Throughout 2009, the case rumbled on, as the judges maintained pressure on the government, and in November, the most revealing information to date was disclosed, when two previously redacted paragraphs in an earlier ruling were reinstated. These, as I noted at the time, were extremely significant, because they revealed that the judges had referred to the memos released by the Obama administration last April, written by lawyers in the Justice Department’s Office of Legal Counsel in 2002 and 2005, which purported to redefine torture and approved the use of banned techniques by the CIA.
The judges had also noted that “the techniques described were those employed against [Abu] Zubaydah,” the supposed “high-value detainee,” captured in Pakistan on March 28, 2002, who was, officially, the first prisoner to be subjected to ten “enhanced interrogation techniques,” which included physical violence, stress positions, sleep deprivation, and waterboarding.
The Court of Appeal judges order the release of the torture summary
On Wednesday, after 18 months of obstruction on the part of the government, the judges in the Court of Appeal – Sir Igor Judge, the Lord Chief Justice; Lord Neuberger, the Master of the Rolls; and Sir Anthony May, President of the Queen’s Bench – finally dismissed Miliband’s claims, and, as the Guardian described it, “shattered the convention that the courts should not question claims by the executive relating to national security.”
In the ruling, Sir Igor Judge said that the case raised issues of “fundamental importance,” of “democratic accountability and ultimately the rule of law itself.” He added that the reasons for publishing the summary were “compelling,” because they concerned the involvement of British agents in the “abhorrent practice of torture,” and because the information contained in the summary helped to “vindicate Mr. Mohamed’s assertion that UK authorities had been involved in and facilitated the ill-treatment and torture to which he was subjected while under the control of USA authorities.”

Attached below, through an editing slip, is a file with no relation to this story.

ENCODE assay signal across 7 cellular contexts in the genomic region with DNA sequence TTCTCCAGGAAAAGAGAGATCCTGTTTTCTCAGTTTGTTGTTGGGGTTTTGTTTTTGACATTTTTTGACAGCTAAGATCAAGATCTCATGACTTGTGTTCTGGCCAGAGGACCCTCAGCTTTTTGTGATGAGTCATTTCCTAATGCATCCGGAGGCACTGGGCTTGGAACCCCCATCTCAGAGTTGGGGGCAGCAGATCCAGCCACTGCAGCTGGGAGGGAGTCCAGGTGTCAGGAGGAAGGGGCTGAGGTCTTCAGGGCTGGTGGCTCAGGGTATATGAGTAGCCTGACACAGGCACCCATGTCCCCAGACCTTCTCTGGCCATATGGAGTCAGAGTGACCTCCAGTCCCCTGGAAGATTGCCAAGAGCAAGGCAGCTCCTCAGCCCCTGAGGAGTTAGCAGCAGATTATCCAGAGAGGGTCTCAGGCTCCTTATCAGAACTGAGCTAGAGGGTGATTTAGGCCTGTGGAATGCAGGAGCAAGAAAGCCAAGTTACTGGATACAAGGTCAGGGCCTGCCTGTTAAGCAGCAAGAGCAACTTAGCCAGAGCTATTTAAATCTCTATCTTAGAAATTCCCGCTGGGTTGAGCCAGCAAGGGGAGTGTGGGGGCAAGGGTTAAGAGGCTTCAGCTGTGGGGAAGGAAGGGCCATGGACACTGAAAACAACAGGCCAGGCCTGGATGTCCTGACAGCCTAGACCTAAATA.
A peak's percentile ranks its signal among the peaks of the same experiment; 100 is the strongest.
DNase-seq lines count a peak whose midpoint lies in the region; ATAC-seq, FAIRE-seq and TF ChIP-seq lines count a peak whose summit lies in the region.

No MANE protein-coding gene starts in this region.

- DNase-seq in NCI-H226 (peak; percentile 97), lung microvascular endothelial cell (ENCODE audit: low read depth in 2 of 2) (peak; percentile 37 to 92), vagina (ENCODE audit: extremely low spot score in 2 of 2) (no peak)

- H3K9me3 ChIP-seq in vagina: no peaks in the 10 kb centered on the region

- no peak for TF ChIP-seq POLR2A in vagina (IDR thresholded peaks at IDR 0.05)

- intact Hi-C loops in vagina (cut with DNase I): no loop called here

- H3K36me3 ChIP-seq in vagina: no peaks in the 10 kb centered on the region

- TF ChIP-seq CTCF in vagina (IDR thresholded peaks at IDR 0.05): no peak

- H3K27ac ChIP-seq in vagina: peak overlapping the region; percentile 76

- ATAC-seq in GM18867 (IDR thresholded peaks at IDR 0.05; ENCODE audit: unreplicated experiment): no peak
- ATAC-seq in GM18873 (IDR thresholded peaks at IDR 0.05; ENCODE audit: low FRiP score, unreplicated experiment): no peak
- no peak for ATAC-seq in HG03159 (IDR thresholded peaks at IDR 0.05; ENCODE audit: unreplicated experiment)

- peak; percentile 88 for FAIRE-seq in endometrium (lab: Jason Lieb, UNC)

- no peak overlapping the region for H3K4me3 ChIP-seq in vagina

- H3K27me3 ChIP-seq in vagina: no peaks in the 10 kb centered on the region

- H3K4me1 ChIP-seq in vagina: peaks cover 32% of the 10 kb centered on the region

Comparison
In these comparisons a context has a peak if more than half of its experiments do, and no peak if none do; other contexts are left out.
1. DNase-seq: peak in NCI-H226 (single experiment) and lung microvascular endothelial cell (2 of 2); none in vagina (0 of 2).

Finally accepting defeat, Miliband made the summary available on the website of the Foreign and Commonwealth Office. The seven paragraphs are reproduced below:
It was reported that a new series of interviews was conducted by the United States authorities prior to 17 May  as part of a new strategy designed by an expert interviewer.
v) It was reported that at some stage during that further interview process by the United States authorities, BM [Binyam Mohamed] had been intentionally subjected to continuous sleep deprivation. The effects of the sleep deprivation were carefully observed.
vi) It was reported that combined with the sleep deprivation, threats and inducements were made to him. His fears of being removed from United States custody and “disappearing” were played upon.
vii) It was reported that the stress brought about by these deliberate tactics was increased by him being shackled in his interviews.
viii) It was clear not only from the reports of the content of the interviews but also from the report that he was being kept under self-harm observation, that the interviews were having a marked effect upon him and causing him significant mental stress and suffering.
ix) We regret to have to conclude that the reports provide to the SyS [the British intelligence services] made clear to anyone reading them that BM was being subjected to the treatment that we have described and the effect upon him of that intentional treatment.